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Oklahoma State University

Beef herd rebuilding

Tue, October 11, 2016
Publication: 
Agricultural Sciences & Natural Resources

Oklahoma experiences 25% year-over- year herd expansion

Herd of cattle

May 2015 was the wettest month ever recorded in Oklahoma, with a statewide average of nearly 15 inches of rain. But even flood waters that inundated pastures, ruin stored hay and washed out roads and fences could not stop the trajectory of beef herd rebuilding taking place this year.

“Oklahoma started 2015 with a 25 percent year-over- year increase in beef replacement heifers, indicating relatively aggressive herd expansion,” said Derrell Peel, OCES livestock marketing specialist. “Relief from our recent historic levels of drought likely will push heifer retentions to still higher levels, helping to moderate feeder supply growth and supporting feeder cattle prices into 2016.”

The 2015 beef cow inventory for Oklahoma, Kansas and Texas showed a decline of more than 1.1 million head from 2008 and represented 42 percent of the nation’s total beef cow herd reduction during the seven-year span.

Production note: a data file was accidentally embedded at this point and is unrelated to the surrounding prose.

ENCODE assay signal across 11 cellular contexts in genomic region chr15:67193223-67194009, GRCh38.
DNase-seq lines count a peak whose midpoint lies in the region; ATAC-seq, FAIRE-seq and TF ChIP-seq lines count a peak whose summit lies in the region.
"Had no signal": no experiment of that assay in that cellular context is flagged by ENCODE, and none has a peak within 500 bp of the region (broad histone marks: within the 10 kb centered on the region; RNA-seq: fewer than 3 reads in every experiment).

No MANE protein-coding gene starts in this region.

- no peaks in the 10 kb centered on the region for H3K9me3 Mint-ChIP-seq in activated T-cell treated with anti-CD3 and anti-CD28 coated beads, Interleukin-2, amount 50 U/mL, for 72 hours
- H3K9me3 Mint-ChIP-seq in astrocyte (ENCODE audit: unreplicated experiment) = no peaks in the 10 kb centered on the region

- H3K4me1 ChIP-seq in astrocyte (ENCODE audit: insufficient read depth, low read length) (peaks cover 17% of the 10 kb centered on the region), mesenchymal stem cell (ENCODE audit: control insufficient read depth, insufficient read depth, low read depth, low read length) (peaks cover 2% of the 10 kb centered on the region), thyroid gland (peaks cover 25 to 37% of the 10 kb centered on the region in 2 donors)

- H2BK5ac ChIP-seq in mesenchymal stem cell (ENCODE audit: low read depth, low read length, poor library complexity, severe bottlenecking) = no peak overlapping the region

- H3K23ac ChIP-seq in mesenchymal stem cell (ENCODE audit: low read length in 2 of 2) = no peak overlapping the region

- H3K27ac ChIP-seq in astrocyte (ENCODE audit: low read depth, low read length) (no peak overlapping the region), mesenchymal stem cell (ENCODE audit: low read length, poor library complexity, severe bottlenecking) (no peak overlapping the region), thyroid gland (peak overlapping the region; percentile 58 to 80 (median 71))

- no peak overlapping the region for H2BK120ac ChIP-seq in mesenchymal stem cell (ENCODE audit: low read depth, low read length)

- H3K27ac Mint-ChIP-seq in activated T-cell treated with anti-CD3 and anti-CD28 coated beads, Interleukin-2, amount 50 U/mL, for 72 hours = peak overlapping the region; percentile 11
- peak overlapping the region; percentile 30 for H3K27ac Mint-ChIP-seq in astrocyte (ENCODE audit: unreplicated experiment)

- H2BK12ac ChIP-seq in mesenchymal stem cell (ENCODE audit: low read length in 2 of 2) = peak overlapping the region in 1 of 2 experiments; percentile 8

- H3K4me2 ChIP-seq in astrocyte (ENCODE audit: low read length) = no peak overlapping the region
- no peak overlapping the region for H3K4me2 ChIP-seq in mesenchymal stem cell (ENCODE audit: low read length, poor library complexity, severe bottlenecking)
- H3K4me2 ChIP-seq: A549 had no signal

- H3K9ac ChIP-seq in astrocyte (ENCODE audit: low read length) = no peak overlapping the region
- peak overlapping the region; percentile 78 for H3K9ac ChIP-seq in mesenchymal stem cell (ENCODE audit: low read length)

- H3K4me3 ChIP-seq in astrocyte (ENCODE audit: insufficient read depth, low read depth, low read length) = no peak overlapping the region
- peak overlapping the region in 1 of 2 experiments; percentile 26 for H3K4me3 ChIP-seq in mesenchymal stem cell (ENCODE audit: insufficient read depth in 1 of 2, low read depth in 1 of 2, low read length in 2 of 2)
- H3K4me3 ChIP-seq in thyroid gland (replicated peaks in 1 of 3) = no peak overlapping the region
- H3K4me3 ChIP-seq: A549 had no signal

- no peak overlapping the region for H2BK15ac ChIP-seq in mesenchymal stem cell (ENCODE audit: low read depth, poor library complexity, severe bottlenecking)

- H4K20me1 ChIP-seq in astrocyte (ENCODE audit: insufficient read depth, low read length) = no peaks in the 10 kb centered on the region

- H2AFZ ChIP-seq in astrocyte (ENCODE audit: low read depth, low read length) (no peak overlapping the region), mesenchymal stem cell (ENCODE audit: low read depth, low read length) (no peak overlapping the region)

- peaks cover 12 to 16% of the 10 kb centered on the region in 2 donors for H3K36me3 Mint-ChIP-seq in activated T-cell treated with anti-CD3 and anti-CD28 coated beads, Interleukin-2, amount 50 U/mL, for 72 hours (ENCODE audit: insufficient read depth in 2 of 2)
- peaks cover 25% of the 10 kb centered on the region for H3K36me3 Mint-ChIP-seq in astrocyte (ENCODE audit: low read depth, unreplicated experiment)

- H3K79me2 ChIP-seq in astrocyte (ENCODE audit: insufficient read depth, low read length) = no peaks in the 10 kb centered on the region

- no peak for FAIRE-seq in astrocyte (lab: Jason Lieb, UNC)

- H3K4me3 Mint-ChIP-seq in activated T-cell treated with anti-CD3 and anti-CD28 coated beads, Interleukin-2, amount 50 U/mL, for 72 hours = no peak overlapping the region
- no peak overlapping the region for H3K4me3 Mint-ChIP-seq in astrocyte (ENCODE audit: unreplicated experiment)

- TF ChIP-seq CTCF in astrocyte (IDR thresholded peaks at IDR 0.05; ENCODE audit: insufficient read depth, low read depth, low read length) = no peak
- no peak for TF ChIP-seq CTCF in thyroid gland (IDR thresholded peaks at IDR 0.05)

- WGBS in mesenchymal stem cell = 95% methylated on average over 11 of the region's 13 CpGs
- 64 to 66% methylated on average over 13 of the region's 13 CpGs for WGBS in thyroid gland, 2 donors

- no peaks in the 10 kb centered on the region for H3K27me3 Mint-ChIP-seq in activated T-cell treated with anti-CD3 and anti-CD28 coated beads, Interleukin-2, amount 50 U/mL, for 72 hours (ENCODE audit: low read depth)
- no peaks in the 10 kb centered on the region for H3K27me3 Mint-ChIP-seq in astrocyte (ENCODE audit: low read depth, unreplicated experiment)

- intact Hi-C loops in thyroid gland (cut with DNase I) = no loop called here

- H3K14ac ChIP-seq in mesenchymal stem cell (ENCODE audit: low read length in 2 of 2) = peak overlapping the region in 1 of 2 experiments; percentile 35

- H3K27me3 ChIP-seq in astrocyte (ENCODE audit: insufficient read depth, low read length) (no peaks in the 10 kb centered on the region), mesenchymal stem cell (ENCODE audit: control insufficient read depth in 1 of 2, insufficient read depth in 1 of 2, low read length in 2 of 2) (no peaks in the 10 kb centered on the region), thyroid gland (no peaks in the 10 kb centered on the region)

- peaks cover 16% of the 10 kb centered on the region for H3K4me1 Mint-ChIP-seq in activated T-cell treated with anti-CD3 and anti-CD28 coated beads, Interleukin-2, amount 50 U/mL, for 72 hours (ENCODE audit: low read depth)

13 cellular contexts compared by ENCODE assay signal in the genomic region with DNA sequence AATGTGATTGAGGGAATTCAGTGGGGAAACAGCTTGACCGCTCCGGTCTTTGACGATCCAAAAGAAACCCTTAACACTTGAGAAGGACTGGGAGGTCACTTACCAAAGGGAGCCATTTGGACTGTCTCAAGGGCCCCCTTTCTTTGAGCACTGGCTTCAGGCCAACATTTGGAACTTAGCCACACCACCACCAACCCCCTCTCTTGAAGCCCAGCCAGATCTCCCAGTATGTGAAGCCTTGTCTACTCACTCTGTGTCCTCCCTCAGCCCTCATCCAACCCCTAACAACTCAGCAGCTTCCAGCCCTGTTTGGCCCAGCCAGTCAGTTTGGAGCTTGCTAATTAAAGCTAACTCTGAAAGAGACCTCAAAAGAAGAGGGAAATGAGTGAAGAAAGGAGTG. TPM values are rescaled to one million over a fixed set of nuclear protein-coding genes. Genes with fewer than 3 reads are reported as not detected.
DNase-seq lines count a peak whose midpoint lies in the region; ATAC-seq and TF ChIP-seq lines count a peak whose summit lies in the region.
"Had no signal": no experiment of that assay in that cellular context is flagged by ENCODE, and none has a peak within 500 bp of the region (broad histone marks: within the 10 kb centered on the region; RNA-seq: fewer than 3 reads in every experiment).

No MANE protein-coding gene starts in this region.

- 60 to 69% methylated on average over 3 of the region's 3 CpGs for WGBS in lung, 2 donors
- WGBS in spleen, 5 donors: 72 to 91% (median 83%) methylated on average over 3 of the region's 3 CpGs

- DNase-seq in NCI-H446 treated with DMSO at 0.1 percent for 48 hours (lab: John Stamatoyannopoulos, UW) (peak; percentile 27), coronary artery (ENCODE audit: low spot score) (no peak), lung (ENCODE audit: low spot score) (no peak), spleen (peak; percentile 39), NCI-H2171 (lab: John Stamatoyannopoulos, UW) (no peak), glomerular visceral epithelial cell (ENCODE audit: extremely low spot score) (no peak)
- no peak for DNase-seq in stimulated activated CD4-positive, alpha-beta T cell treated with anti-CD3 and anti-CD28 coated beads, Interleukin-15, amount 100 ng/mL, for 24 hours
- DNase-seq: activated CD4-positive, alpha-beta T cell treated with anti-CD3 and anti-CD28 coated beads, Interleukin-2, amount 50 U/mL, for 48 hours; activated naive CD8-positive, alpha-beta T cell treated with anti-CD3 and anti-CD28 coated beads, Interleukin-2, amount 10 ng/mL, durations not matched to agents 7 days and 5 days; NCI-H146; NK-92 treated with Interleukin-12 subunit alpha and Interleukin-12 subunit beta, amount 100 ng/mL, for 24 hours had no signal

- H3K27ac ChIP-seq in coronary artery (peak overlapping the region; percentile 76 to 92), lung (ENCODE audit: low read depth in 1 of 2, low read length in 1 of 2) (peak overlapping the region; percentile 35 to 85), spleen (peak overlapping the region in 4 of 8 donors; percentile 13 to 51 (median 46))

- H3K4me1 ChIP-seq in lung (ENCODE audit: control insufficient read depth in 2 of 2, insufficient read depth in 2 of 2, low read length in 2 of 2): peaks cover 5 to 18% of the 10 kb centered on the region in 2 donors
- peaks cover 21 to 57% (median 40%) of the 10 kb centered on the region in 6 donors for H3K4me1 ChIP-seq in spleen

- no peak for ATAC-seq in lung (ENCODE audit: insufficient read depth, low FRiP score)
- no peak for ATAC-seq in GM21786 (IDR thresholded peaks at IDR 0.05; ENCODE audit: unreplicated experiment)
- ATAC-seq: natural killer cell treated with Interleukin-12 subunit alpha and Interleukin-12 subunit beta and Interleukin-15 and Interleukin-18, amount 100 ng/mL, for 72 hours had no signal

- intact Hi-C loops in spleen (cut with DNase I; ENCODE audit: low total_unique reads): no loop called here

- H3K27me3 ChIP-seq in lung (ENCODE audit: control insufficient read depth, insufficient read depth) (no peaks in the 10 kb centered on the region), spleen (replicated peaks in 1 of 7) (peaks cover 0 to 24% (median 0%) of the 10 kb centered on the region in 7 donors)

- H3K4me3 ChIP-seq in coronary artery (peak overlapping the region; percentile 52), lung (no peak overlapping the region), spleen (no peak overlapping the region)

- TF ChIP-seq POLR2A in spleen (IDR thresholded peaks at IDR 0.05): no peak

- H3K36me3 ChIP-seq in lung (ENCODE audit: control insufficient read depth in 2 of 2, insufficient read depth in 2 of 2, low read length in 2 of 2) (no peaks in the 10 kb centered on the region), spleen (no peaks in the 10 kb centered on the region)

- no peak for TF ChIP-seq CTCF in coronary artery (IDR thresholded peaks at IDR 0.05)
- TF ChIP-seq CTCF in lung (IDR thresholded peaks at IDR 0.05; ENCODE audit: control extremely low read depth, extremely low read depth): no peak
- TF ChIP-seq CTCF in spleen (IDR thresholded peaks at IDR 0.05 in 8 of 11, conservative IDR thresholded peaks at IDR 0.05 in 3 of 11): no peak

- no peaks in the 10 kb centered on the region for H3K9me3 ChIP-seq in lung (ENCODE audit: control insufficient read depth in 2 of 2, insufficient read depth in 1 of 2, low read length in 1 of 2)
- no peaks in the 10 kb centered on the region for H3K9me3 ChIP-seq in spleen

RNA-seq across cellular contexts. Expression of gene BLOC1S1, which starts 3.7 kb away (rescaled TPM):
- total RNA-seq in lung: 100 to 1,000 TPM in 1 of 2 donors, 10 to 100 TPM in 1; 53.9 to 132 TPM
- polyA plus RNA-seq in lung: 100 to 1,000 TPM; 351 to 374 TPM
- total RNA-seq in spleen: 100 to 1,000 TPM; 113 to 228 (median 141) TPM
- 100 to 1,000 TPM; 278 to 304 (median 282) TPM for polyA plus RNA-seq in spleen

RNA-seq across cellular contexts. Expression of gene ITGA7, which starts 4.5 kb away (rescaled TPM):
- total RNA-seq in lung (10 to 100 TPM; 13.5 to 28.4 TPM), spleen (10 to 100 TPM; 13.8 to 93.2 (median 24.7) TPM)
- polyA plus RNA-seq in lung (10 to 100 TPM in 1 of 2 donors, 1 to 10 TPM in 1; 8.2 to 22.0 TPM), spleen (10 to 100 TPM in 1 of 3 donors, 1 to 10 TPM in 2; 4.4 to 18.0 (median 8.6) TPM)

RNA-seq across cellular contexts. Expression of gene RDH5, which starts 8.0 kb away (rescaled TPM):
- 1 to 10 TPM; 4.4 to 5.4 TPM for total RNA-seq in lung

“Cattle producers in the southern plains states will be playing a central role in U.S. beef herd expansion, and that should be good for related agribusinesses and the Oklahoma economy,” Peel said.

Oklahoma is the nation’s third-largest producer of beef cows and fifth-largest producer of cattle and calves, with the state’s five-year- average for cash receipts exceeding $3.18 billion, according to USDA data.

Peel said the number of cattle needed in the U.S. beef herd ultimately will depend on consumer demand for beef and export markets. In the short term, however, the situation should be strongly positive for Oklahoma cattle producers during the first couple of years of herd expansion.

By Donald Stotts

College News Network

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